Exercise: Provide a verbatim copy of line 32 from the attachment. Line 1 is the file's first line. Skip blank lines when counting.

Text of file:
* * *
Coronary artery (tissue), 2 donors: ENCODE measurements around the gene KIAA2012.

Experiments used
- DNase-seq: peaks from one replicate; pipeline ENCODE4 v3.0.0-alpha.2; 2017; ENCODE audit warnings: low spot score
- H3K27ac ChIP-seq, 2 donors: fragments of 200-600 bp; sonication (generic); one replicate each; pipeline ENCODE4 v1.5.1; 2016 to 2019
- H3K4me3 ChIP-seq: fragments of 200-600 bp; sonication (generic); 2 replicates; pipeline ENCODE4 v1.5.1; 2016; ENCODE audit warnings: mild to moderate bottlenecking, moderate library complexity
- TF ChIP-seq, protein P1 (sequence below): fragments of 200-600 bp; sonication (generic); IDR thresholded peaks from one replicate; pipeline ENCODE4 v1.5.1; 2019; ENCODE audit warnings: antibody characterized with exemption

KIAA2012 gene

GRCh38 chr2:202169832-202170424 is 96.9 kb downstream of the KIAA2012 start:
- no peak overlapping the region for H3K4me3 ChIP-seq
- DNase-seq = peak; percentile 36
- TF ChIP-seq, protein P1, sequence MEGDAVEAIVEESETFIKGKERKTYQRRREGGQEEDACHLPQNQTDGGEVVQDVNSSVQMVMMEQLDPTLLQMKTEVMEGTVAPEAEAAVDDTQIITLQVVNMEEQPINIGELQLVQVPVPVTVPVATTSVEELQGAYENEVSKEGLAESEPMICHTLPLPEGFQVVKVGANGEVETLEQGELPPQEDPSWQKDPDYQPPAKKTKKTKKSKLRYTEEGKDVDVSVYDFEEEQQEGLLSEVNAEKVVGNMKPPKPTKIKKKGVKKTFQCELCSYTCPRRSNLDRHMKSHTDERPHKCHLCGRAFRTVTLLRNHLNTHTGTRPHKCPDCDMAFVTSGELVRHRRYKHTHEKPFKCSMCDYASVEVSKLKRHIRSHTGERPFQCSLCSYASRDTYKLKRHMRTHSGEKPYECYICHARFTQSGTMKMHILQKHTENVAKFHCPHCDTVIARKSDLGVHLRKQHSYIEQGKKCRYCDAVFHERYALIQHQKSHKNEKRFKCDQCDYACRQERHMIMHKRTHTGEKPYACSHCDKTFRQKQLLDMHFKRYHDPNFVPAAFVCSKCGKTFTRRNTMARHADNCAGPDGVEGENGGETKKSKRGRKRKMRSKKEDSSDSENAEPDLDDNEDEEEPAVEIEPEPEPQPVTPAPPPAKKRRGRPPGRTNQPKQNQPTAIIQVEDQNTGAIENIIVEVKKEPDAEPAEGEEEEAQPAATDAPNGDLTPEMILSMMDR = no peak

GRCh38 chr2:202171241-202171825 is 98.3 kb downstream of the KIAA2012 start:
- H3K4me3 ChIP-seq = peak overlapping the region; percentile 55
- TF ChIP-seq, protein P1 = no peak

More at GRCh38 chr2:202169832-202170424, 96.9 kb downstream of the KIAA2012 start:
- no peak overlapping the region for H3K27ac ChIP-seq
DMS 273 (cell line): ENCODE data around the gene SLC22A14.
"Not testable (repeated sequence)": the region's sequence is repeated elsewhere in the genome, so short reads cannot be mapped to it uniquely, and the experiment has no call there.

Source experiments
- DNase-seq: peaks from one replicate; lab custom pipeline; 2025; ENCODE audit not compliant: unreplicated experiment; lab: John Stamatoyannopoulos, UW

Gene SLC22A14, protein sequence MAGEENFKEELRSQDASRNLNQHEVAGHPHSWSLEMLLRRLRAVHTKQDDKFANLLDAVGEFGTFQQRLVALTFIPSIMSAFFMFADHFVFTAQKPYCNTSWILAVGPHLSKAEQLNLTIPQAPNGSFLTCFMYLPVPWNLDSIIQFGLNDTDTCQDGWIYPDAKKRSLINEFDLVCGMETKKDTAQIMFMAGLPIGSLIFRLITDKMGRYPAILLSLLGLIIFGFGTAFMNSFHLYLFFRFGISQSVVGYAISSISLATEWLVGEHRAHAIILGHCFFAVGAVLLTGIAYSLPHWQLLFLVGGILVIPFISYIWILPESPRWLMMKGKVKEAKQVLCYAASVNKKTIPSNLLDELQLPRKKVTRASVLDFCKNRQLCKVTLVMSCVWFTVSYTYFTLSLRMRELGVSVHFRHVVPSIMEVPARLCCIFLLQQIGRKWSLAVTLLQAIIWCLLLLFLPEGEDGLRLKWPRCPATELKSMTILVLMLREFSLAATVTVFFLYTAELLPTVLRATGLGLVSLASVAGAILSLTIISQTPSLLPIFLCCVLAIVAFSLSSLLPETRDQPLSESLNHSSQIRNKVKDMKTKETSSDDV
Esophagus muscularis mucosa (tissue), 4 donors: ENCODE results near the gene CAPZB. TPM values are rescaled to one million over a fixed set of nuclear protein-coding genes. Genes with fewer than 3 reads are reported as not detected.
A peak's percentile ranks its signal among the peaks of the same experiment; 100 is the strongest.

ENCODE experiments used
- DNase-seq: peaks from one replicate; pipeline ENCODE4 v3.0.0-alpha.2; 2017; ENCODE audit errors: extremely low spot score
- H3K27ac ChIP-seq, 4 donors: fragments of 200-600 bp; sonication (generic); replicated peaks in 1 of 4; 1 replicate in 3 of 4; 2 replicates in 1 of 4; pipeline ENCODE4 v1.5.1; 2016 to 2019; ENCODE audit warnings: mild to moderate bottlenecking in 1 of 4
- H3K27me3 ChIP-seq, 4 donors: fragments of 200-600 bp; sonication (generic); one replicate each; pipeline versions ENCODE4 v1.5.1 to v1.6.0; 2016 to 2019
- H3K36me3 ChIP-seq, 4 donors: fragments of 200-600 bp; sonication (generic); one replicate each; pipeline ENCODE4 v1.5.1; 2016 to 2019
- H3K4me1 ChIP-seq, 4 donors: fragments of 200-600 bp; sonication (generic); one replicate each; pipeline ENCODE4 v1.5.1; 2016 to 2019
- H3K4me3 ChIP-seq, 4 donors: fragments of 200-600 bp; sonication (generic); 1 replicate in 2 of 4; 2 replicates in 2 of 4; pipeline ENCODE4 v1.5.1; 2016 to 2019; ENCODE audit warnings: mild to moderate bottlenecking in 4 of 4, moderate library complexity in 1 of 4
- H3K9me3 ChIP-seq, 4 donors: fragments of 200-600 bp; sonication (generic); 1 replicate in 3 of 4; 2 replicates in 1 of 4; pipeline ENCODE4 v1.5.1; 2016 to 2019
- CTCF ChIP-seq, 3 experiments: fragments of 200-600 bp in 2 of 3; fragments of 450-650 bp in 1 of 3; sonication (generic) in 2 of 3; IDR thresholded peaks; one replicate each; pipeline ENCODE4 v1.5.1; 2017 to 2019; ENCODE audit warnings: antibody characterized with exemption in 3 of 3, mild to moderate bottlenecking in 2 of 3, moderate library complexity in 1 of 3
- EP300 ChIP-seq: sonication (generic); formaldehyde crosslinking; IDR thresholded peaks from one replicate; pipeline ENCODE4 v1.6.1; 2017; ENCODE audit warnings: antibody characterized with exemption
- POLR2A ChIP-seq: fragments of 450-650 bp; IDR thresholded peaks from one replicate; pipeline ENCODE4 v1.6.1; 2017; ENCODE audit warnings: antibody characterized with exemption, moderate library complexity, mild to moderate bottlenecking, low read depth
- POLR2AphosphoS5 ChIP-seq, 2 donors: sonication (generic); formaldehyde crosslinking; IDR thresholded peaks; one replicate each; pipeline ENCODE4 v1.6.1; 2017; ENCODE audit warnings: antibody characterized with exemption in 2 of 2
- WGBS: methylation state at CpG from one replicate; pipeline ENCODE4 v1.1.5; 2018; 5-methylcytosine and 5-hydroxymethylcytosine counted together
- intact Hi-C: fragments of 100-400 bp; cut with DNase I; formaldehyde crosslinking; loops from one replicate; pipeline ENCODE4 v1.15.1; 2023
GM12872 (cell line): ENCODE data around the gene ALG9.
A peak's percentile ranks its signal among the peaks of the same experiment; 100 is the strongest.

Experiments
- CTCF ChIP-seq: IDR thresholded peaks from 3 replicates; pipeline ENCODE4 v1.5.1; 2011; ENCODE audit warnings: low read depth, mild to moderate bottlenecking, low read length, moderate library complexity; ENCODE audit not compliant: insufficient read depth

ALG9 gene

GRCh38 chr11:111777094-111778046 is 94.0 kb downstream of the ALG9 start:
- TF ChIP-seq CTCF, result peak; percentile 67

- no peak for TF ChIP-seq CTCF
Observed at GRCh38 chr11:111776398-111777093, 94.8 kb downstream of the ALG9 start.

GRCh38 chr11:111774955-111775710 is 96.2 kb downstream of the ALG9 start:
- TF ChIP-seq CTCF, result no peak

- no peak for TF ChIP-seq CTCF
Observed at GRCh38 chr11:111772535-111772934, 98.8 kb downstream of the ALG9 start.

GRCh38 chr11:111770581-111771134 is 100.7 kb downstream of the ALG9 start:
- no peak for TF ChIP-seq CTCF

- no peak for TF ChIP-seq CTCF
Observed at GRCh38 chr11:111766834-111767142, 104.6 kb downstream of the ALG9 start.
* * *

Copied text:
- CTCF ChIP-seq, 3 experiments: fragments of 200-600 bp in 2 of 3; fragments of 450-650 bp in 1 of 3; sonication (generic) in 2 of 3; IDR thresholded peaks; one replicate each; pipeline ENCODE4 v1.5.1; 2017 to 2019; ENCODE audit warnings: antibody characterized with exemption in 3 of 3, mild to moderate bottlenecking in 2 of 3, moderate library complexity in 1 of 3